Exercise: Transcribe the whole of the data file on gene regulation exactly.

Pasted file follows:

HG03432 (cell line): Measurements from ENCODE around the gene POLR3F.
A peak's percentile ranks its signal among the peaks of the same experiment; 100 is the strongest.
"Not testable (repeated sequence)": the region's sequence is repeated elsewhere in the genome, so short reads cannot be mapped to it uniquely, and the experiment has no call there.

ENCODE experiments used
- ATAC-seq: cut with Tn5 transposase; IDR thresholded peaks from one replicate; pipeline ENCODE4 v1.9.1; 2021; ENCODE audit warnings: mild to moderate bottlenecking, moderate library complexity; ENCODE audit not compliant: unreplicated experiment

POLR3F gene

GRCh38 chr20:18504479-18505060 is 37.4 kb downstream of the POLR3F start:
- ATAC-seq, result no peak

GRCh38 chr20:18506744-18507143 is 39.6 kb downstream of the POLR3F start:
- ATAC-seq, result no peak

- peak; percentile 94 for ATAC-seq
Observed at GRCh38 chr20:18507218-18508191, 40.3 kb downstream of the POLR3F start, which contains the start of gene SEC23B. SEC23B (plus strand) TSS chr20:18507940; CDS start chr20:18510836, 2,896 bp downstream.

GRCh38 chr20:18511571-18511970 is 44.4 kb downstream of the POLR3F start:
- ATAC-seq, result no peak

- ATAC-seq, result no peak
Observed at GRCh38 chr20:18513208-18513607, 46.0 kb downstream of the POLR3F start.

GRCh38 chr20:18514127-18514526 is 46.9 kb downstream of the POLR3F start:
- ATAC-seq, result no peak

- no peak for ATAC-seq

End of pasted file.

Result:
HG03432 (cell line): Measurements from ENCODE around the gene POLR3F.
A peak's percentile ranks its signal among the peaks of the same experiment; 100 is the strongest.
"Not testable (repeated sequence)": the region's sequence is repeated elsewhere in the genome, so short reads cannot be mapped to it uniquely, and the experiment has no call there.

ENCODE experiments used
- ATAC-seq: cut with Tn5 transposase; IDR thresholded peaks from one replicate; pipeline ENCODE4 v1.9.1; 2021; ENCODE audit warnings: mild to moderate bottlenecking, moderate library complexity; ENCODE audit not compliant: unreplicated experiment

POLR3F gene

GRCh38 chr20:18504479-18505060 is 37.4 kb downstream of the POLR3F start:
- ATAC-seq, result no peak

GRCh38 chr20:18506744-18507143 is 39.6 kb downstream of the POLR3F start:
- ATAC-seq, result no peak

- peak; percentile 94 for ATAC-seq
Observed at GRCh38 chr20:18507218-18508191, 40.3 kb downstream of the POLR3F start, which contains the start of gene SEC23B. SEC23B (plus strand) TSS chr20:18507940; CDS start chr20:18510836, 2,896 bp downstream.

GRCh38 chr20:18511571-18511970 is 44.4 kb downstream of the POLR3F start:
- ATAC-seq, result no peak

- ATAC-seq, result no peak
Observed at GRCh38 chr20:18513208-18513607, 46.0 kb downstream of the POLR3F start.

GRCh38 chr20:18514127-18514526 is 46.9 kb downstream of the POLR3F start:
- ATAC-seq, result no peak

- no peak for ATAC-seq